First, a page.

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In this week’s North by North West:

  • A closer look at the stats reported by the Fylde Coast vanguard
  • Acrimony at a Bolton GP Practice
  • The next chapter for HMP Liverpool leaves questions over funding

Data digging

Fylde Coast is one of the supposed success stories from the national vanguard programme, but some curious patterns emerge if you take a closer look at its overall hospital activity.

The vanguard area, which covers Blackpool and Fylde and Wyre clinical commissioning groups, has reported some impressive reductions within the subset of patients being targeted by their extensive care service and enhanced primary care model.

But what impact is this having on activity levels for the whole population? I thought this was worth having a look at after Blackpool Teaching Hospitals Foundation Trust, the only acute provider in the vanguard, reported some awful accident and emergency stats over the winter.

The first port of call was the monthly activity return data which is officially submitted by trusts and published by NHS England.

Surprisingly, this showed non-elective admissions for the Fylde population rising twice as quickly as the rest of England. They increased to 9 per cent in the year to September 2017 against the 2014-15 baseline, compared to 5 per cent nationally.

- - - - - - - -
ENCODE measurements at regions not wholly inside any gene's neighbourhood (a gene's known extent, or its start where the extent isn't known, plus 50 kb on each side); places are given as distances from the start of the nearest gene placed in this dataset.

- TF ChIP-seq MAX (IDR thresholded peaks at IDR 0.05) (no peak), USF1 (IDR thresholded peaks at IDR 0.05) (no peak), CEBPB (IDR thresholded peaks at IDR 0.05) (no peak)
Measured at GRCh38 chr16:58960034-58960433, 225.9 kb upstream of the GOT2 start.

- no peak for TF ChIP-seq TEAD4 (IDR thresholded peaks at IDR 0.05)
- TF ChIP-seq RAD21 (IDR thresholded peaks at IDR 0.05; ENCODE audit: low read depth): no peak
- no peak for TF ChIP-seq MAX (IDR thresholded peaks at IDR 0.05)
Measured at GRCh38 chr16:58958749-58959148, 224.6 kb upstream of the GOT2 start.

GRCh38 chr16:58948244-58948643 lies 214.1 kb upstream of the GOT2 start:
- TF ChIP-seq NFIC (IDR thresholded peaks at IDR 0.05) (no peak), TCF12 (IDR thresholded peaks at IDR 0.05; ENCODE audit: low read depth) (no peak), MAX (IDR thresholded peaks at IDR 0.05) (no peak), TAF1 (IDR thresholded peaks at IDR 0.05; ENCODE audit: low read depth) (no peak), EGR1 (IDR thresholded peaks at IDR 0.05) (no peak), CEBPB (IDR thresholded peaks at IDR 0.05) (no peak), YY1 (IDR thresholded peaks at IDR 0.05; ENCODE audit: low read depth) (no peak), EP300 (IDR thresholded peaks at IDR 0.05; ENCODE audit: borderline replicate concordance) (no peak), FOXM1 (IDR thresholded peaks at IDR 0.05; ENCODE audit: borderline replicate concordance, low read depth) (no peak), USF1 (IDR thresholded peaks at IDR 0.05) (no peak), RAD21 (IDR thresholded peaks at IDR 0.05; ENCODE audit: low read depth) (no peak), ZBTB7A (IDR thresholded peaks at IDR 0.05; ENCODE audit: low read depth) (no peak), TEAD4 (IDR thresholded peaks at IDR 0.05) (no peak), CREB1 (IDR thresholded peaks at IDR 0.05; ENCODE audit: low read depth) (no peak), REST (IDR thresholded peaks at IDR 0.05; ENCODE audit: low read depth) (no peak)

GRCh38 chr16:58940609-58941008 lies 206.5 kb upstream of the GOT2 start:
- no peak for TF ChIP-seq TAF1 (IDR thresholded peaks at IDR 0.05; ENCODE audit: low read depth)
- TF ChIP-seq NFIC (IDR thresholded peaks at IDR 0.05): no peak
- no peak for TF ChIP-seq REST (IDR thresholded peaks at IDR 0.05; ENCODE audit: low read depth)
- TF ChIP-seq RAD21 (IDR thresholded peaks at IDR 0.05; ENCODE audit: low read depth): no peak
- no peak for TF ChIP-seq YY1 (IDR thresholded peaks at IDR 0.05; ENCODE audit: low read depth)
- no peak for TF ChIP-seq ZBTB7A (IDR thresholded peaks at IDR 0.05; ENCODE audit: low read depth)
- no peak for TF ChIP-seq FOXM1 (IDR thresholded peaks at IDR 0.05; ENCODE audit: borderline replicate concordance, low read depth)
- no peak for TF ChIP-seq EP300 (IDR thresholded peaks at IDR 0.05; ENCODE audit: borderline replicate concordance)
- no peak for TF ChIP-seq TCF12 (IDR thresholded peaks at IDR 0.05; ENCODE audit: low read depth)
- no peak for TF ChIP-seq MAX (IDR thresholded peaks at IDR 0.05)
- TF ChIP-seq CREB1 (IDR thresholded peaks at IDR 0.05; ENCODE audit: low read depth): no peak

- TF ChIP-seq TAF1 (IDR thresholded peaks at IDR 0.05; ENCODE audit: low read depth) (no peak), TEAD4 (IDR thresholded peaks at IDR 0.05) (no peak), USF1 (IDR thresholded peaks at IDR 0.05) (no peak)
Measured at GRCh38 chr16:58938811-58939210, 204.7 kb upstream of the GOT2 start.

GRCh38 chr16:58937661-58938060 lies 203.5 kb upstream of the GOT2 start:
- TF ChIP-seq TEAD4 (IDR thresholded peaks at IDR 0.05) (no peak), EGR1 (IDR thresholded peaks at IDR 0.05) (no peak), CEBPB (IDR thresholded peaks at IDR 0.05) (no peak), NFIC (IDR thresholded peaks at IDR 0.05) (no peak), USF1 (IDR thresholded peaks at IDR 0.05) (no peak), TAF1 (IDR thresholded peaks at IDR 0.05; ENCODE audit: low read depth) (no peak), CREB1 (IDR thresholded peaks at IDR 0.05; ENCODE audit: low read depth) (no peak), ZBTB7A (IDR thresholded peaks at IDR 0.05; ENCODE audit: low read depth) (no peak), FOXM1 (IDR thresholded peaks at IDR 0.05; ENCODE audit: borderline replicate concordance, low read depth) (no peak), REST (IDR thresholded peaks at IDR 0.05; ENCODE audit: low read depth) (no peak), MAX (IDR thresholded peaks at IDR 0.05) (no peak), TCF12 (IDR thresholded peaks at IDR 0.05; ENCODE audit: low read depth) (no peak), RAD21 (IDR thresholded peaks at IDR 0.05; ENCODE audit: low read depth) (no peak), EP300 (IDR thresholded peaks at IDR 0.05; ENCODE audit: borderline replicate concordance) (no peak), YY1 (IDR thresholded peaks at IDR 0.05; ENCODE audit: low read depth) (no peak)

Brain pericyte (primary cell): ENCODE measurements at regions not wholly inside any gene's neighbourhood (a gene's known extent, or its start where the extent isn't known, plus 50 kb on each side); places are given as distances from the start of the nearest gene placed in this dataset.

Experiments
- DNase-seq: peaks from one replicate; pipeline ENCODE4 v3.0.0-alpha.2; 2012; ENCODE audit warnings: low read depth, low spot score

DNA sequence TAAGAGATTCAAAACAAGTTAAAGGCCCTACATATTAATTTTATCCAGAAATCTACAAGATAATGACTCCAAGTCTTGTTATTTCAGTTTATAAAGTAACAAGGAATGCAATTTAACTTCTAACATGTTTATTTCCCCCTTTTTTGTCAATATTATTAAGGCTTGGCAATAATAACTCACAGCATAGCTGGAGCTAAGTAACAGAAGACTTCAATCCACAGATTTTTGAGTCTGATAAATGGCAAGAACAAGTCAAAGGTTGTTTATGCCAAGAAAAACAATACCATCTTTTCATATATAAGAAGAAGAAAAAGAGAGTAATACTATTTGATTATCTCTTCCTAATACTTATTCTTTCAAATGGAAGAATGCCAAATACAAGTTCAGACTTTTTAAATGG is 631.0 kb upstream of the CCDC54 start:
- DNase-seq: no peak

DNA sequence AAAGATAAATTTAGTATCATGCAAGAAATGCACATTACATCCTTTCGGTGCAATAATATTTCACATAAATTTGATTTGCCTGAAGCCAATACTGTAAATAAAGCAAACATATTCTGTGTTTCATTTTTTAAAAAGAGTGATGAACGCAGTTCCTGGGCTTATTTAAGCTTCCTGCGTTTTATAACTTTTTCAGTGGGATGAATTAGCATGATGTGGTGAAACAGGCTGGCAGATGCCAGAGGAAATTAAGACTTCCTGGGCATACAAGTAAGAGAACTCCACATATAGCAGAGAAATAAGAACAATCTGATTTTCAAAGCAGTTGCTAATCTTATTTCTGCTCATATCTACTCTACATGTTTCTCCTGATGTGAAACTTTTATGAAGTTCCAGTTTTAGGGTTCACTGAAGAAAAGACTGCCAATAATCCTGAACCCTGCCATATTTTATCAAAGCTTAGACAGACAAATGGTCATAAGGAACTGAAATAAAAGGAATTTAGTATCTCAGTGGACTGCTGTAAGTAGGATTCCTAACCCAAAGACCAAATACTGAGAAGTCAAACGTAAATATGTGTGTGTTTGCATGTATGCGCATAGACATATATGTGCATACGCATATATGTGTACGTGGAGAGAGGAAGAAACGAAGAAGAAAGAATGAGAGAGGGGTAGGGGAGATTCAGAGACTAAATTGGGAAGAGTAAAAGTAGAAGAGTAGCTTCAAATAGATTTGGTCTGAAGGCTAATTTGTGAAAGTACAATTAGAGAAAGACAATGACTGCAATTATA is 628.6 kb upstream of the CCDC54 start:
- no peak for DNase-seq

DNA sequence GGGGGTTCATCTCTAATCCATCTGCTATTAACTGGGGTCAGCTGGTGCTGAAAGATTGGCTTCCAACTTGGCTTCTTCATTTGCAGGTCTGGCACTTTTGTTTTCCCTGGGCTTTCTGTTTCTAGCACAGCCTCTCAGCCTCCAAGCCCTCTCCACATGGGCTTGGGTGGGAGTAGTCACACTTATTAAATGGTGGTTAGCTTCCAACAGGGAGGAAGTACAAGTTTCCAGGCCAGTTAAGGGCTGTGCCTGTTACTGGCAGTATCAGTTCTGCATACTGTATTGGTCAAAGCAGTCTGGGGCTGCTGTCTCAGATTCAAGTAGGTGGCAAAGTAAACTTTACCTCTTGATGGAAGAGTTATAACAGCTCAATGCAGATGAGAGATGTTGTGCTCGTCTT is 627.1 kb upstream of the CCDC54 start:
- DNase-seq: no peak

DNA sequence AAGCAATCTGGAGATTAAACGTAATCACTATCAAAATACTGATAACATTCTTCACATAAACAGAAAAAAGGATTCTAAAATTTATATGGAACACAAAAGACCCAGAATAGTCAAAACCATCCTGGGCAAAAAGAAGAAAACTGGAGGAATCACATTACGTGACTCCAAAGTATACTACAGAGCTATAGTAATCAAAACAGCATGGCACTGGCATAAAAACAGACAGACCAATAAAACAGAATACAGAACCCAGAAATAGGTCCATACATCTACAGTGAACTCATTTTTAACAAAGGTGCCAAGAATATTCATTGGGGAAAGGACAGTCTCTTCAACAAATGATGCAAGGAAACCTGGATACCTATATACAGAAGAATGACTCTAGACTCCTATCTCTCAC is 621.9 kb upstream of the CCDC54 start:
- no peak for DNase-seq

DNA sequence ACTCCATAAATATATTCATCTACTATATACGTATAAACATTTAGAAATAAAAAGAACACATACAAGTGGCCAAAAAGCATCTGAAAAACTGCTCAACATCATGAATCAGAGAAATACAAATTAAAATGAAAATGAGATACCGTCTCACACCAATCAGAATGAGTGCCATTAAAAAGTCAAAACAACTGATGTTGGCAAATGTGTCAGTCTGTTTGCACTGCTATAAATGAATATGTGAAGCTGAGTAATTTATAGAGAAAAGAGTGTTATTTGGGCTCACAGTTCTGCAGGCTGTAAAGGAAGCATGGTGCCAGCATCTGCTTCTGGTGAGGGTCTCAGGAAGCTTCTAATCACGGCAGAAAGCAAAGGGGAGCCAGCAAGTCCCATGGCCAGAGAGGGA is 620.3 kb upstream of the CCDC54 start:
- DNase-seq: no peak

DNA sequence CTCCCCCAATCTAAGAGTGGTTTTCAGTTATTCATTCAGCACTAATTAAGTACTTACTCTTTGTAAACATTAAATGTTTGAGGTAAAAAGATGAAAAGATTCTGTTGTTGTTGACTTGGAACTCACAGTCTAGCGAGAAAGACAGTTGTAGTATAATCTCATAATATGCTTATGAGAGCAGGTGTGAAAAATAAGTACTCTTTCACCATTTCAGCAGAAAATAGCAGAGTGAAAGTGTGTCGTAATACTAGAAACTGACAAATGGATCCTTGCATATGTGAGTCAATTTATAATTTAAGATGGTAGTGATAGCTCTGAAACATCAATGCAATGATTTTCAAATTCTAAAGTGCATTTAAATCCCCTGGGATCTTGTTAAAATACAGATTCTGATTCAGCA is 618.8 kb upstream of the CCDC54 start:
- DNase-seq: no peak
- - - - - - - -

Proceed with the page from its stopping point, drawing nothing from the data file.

However, the CCGs pointed out that a different set of figures, known as secondary uses service data, show a different trend.

SUS data goes through a greater level of reconciliation and validation and is due to largely replace MAR, so this sounds like the right place to look.

It isn’t yet published, but it was possible to crunch the numbers after we got hold of a dashboard document used by NHS England to judge the vanguards (and make decisions on funding).

Unlike the MAR figures, the unpublished SUS data produced the result you would expect from a successful vanguard, with Fylde’s emergency admissions rising by only 0.6 per cent, compared to 5 per cent across England.

But where things get interesting is comparing the two datasets over time. The MAR and SUS figures are very similar (raw numbers and rate of increase) for Fylde until the middle of 2015-16, the first year of the vanguard project, when they begin to diverge dramatically.

There is no such divergence in the national figures, which remain on a broadly similar trend. The charts below measure non-elective/emergency admissions in each quarter compared to the 2014-15 baseline (*see note below).


My hunch is that coding will be coming into play here, given that SUS is used to determine payments to providers under the national tariff system.

As in many areas, there will have been an entirely legitimate focus on ensuring hospital episodes are appropriately coded. The Fylde Coast CCGs will likely have a more accurate view of real admission levels, and no longer be paying for activity they shouldn’t.

But this obviously causes problems when comparing different time periods, because it’s not comparing like with like. The MAR data could even be a better indicator, because it’s no longer used operationally and the definition of what counts as an admission is less likely to have changed.

Even ignoring these issues, bed days are probably a better indicator of acute activity anyway, as they measure the full impact of a hospital admission on the acute trust.